Folsom city officials and Historic District merchants are rolling out the welcome mat on Saturday, May 7, for a festive community celebration marking completion of the 16-month, $11 million Historic Sutter Street Revitalization Project.
“This is an important day for Folsom as we culminate more than five years of collaboration and a lot of hard work,” said Mayor Andy Morin. “We’ve preserved Sutter Street’s historic character and charming ambience, while enhancing accessibility and amenities.”
The four-hour celebratory event kicks off at 10 a.m. with colorful Chinese Lion Dancers, the Wells Fargo Stagecoach and a brief ribbon-cutting ceremony. Attendees will gather in the 700 block of Sutter Street for a community photo immediately following the ribbon cutting.
Four 9-foot-tall graphic totems depicting different aspects of Folsom’s history will be unveiled. Living history re-enactments and tours will be on-going. Historical photos and vintage cars will be displayed. The James Garner Johnny Cash tribute band will perform on one stage, with more live entertainment on a second stage.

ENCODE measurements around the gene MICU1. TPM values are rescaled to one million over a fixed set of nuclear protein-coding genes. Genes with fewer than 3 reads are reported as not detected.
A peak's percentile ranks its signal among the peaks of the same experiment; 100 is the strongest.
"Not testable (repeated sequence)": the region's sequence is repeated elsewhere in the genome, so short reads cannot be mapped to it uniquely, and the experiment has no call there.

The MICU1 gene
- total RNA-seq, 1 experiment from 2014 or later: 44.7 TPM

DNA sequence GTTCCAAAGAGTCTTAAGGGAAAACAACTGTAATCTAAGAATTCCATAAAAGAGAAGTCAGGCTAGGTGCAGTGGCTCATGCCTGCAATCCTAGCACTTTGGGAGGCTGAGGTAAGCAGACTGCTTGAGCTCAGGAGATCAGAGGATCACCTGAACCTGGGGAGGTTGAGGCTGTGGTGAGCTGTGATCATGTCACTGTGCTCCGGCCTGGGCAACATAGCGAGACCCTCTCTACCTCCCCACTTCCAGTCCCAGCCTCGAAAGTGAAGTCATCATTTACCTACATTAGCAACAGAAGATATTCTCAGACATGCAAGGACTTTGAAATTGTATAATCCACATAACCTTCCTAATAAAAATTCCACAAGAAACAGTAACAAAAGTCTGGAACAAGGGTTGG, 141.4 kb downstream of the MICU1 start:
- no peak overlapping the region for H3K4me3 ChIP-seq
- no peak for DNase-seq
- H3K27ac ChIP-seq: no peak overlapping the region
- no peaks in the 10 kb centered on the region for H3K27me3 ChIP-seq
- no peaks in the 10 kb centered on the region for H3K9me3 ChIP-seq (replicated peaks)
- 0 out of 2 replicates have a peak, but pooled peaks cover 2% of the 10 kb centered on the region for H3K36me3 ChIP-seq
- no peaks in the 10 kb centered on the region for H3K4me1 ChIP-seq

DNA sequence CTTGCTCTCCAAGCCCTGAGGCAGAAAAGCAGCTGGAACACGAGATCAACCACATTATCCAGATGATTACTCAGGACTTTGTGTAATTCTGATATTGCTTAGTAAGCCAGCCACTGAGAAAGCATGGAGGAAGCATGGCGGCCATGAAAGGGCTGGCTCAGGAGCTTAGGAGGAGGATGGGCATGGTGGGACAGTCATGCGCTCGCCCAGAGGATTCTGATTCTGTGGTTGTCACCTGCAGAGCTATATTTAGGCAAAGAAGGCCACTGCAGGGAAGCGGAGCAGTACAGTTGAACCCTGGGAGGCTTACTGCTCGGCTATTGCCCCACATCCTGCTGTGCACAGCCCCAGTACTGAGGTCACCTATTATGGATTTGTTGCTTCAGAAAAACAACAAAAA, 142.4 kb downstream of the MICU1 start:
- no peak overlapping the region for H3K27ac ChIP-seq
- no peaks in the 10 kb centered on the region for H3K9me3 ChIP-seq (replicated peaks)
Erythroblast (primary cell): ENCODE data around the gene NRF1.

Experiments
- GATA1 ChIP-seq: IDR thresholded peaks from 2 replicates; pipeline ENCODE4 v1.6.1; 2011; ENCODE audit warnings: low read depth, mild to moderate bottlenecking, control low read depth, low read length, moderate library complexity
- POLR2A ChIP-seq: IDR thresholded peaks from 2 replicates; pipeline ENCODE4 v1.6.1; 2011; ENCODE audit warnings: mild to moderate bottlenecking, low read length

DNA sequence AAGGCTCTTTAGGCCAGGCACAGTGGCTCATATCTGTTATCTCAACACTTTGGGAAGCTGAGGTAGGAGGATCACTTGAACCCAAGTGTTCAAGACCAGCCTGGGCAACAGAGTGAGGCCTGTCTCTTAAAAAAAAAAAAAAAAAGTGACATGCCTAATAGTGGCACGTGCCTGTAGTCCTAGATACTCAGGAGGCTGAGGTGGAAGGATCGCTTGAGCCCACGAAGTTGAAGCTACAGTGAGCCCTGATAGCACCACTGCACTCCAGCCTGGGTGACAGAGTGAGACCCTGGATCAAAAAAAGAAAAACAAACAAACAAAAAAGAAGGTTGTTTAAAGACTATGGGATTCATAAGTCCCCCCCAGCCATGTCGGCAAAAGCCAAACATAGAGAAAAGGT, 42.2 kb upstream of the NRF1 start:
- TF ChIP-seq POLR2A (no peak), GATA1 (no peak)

Free shuttle service will be provided between 9:30 a.m. and 2:30 p.m. from the Walmart parking lot (behind Chevron on Glenn Drive). Attendees may also ride Light Rail to the Historic Folsom Station.
Riley Street from Natoma to Leidesdorff will be closed from 9 a.m. to 2:30 p.m. to ensure pedestrian safety for those attending the celebration. Drivers are encouraged to take alternate routes such as Folsom Lake Crossing and Lake Natoma Crossing.
The Historic Sutter Street Revitalization Project was a collaborative effort between Historic District merchants and residents, historic preservationists and city officials. The diverse groups reached consensus on a plan to honor the historic nature of the district while increasing its economic vitality.
“An exciting graphics component will highlight the Historic District’s fascinating history,” said City Manager Kerry Miller. “Large graphic totems will feature photos and short stories about the founding of Folsom, the Pony Express, the early days of Sutter Street, and development from the river to residential communities.”
The extensive Revitalization Project began in January 2010 and included the repair of aging water and sewer infrastructure; improved access for people with disabilities; removal of the center medians and creation of on-street parking; widened sidewalks to accommodate shoppers and outdoor dining; construction of new facades and canopies to replace old wooden shed roofs; and the installation of benches, bicycle racks and more than 100 shade trees.
The Revitalization Project was funded with redevelopment funds received from property taxes generated within the Historic District.